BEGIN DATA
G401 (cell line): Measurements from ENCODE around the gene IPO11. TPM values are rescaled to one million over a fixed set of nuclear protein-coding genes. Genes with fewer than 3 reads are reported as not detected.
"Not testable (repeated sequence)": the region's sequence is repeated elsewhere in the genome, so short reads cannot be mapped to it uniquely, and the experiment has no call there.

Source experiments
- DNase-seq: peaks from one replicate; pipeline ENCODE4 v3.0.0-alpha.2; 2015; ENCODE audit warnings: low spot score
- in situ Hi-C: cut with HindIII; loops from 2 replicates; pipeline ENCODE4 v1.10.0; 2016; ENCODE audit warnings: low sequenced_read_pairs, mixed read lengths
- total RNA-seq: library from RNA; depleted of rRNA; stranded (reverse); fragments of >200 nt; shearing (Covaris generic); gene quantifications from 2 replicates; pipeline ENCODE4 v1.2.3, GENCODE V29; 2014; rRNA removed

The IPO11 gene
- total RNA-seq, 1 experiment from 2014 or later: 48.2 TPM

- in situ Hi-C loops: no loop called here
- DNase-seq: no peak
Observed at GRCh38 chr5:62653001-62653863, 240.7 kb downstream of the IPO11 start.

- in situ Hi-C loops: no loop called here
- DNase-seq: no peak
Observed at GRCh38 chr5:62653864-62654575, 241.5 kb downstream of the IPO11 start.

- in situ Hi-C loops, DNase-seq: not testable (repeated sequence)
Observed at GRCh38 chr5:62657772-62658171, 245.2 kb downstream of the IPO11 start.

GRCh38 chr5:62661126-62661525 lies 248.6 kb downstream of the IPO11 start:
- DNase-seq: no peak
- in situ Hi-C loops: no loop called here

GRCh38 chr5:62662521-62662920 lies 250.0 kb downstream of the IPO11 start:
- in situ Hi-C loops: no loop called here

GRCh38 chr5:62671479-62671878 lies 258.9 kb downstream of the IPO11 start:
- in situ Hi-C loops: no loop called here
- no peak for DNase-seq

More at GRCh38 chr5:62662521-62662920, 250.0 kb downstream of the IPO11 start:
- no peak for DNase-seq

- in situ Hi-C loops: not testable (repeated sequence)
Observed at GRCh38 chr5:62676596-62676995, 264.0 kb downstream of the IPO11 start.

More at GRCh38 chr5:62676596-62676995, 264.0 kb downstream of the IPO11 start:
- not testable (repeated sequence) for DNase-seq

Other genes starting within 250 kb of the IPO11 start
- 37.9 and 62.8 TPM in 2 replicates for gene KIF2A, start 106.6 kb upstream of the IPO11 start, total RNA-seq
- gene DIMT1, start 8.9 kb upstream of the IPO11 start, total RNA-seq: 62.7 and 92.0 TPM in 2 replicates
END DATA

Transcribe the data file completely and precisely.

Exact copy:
G401 (cell line): Measurements from ENCODE around the gene IPO11. TPM values are rescaled to one million over a fixed set of nuclear protein-coding genes. Genes with fewer than 3 reads are reported as not detected.
"Not testable (repeated sequence)": the region's sequence is repeated elsewhere in the genome, so short reads cannot be mapped to it uniquely, and the experiment has no call there.

Source experiments
- DNase-seq: peaks from one replicate; pipeline ENCODE4 v3.0.0-alpha.2; 2015; ENCODE audit warnings: low spot score
- in situ Hi-C: cut with HindIII; loops from 2 replicates; pipeline ENCODE4 v1.10.0; 2016; ENCODE audit warnings: low sequenced_read_pairs, mixed read lengths
- total RNA-seq: library from RNA; depleted of rRNA; stranded (reverse); fragments of >200 nt; shearing (Covaris generic); gene quantifications from 2 replicates; pipeline ENCODE4 v1.2.3, GENCODE V29; 2014; rRNA removed

The IPO11 gene
- total RNA-seq, 1 experiment from 2014 or later: 48.2 TPM

- in situ Hi-C loops: no loop called here
- DNase-seq: no peak
Observed at GRCh38 chr5:62653001-62653863, 240.7 kb downstream of the IPO11 start.

- in situ Hi-C loops: no loop called here
- DNase-seq: no peak
Observed at GRCh38 chr5:62653864-62654575, 241.5 kb downstream of the IPO11 start.

- in situ Hi-C loops, DNase-seq: not testable (repeated sequence)
Observed at GRCh38 chr5:62657772-62658171, 245.2 kb downstream of the IPO11 start.

GRCh38 chr5:62661126-62661525 lies 248.6 kb downstream of the IPO11 start:
- DNase-seq: no peak
- in situ Hi-C loops: no loop called here

GRCh38 chr5:62662521-62662920 lies 250.0 kb downstream of the IPO11 start:
- in situ Hi-C loops: no loop called here

GRCh38 chr5:62671479-62671878 lies 258.9 kb downstream of the IPO11 start:
- in situ Hi-C loops: no loop called here
- no peak for DNase-seq

More at GRCh38 chr5:62662521-62662920, 250.0 kb downstream of the IPO11 start:
- no peak for DNase-seq

- in situ Hi-C loops: not testable (repeated sequence)
Observed at GRCh38 chr5:62676596-62676995, 264.0 kb downstream of the IPO11 start.

More at GRCh38 chr5:62676596-62676995, 264.0 kb downstream of the IPO11 start:
- not testable (repeated sequence) for DNase-seq

Other genes starting within 250 kb of the IPO11 start
- 37.9 and 62.8 TPM in 2 replicates for gene KIF2A, start 106.6 kb upstream of the IPO11 start, total RNA-seq
- gene DIMT1, start 8.9 kb upstream of the IPO11 start, total RNA-seq: 62.7 and 92.0 TPM in 2 replicates